In the heart of Spanish Harlem, known to locals as El Barrio, is the Puerto Rican tapas bar, La Fonda. “We put Puerto Rican food on the map,” said James Gonzalez, who became a partner in 2017 after having spent “forever” as a loyal customer. “With my background, I should have been anything except for an entrepreneur, but here I am.”Puerto Rican immigrant Jorge Ayala had spent decades living next door to George & Gina’s, a small eatery named after the husband and wife team that owned it. When the couple decided to sell, Jorge worked out a deal to take over the lease and create a “restaurant of the people” that celebrated the Latinx heritage that was so meaningful to him and other transplants in the neighborhood.Fittingly, La Fonda’s dishes are “Nuyorican fusion,” melding elements from the Boricua, Spanish, African, and indigenous Taíno cultures. “Our food is all made the way a grandma would make it, but it’s not just the basic rice and beans that she would put on the table.” Yes, La Fonda may make its sofrito fresh every day, and it is of course known for its chicharrón and slow-roasted pernil, but these hearty Latin staples take on an elegant new life under James and Jorge’s direction.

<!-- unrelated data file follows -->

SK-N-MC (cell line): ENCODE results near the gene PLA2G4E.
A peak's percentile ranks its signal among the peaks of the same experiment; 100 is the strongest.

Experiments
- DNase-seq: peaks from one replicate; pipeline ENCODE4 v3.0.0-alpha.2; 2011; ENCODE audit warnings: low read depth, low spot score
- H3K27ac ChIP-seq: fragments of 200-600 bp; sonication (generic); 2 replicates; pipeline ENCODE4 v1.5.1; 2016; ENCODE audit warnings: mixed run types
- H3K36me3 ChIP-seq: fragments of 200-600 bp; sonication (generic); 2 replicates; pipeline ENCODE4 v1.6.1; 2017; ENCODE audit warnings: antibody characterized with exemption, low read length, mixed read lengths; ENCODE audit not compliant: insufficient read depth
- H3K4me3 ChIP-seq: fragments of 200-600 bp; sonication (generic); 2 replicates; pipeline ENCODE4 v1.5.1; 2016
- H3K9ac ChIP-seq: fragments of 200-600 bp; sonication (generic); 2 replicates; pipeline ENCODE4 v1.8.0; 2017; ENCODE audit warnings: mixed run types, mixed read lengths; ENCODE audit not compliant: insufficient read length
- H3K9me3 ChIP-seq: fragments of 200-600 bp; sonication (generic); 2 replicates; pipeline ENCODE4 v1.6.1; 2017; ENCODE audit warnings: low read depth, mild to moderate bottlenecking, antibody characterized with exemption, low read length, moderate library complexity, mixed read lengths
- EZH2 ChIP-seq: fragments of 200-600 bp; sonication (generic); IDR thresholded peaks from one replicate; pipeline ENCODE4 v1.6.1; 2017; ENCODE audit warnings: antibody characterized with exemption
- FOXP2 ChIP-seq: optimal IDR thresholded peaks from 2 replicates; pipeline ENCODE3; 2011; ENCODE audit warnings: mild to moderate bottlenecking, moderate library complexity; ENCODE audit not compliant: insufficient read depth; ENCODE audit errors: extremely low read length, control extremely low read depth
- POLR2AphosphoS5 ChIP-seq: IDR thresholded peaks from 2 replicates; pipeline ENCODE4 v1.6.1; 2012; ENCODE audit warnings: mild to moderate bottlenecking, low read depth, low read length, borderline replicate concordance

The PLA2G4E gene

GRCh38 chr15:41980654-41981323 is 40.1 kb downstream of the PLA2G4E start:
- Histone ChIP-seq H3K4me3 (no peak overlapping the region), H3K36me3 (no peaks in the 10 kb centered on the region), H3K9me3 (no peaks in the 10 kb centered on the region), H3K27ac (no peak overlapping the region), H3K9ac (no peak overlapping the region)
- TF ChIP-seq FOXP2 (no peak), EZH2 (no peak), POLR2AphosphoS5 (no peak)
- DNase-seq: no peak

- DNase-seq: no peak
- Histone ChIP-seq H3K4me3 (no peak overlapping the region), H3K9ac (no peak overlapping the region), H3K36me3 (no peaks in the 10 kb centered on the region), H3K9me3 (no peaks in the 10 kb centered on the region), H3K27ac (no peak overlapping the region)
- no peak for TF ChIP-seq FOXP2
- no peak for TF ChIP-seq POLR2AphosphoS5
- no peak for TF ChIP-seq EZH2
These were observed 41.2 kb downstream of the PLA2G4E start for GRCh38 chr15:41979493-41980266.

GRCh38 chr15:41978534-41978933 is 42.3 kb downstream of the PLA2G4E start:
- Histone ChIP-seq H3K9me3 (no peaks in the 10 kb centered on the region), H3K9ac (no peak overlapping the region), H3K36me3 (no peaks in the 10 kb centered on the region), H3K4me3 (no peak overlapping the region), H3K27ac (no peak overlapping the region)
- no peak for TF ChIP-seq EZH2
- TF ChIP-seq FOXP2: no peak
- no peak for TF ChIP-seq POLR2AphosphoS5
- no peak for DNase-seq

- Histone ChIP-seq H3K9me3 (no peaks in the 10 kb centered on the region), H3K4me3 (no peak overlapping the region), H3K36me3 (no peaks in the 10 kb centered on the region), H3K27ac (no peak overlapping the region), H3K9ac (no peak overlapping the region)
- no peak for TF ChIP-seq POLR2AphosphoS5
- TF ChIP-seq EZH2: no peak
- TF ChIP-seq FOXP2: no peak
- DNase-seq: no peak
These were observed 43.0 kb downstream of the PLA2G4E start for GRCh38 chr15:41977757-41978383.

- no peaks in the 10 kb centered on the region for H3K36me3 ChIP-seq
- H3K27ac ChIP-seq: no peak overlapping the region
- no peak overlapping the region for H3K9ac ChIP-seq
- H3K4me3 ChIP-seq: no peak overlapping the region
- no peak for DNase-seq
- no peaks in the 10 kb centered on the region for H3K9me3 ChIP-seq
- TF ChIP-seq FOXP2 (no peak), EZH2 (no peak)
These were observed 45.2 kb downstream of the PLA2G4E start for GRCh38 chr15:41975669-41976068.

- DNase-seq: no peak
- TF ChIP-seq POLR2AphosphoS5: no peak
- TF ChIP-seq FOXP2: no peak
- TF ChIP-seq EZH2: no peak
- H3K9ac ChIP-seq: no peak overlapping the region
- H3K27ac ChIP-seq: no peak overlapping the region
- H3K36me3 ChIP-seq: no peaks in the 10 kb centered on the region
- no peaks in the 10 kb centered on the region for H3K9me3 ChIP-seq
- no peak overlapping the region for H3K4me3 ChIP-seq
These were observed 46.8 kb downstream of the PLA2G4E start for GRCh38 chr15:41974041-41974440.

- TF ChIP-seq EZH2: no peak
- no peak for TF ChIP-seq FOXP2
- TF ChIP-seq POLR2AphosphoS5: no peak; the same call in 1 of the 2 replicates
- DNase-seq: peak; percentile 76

I have looked forward to encountering this location since my journey began more than five years ago. My husband and I have been affiliated with The New Jewish Home for twenty-five years, starting when my grandmother became a resident. Ten years later, she turned one hundred years old and my husband was honored to become a member of the board of this not-for-profit.The New Jewish Home has been around for nearly 170 years, providing a continuum of services for elders including home care, post-acute rehabilitation, long-term care, and senior living options. There are plans in place to move this Manhattan home to a side street a few blocks south. The new facility, to be known as the Living Center of Manhattan, will be the first to offer the Green House model in an urban setting.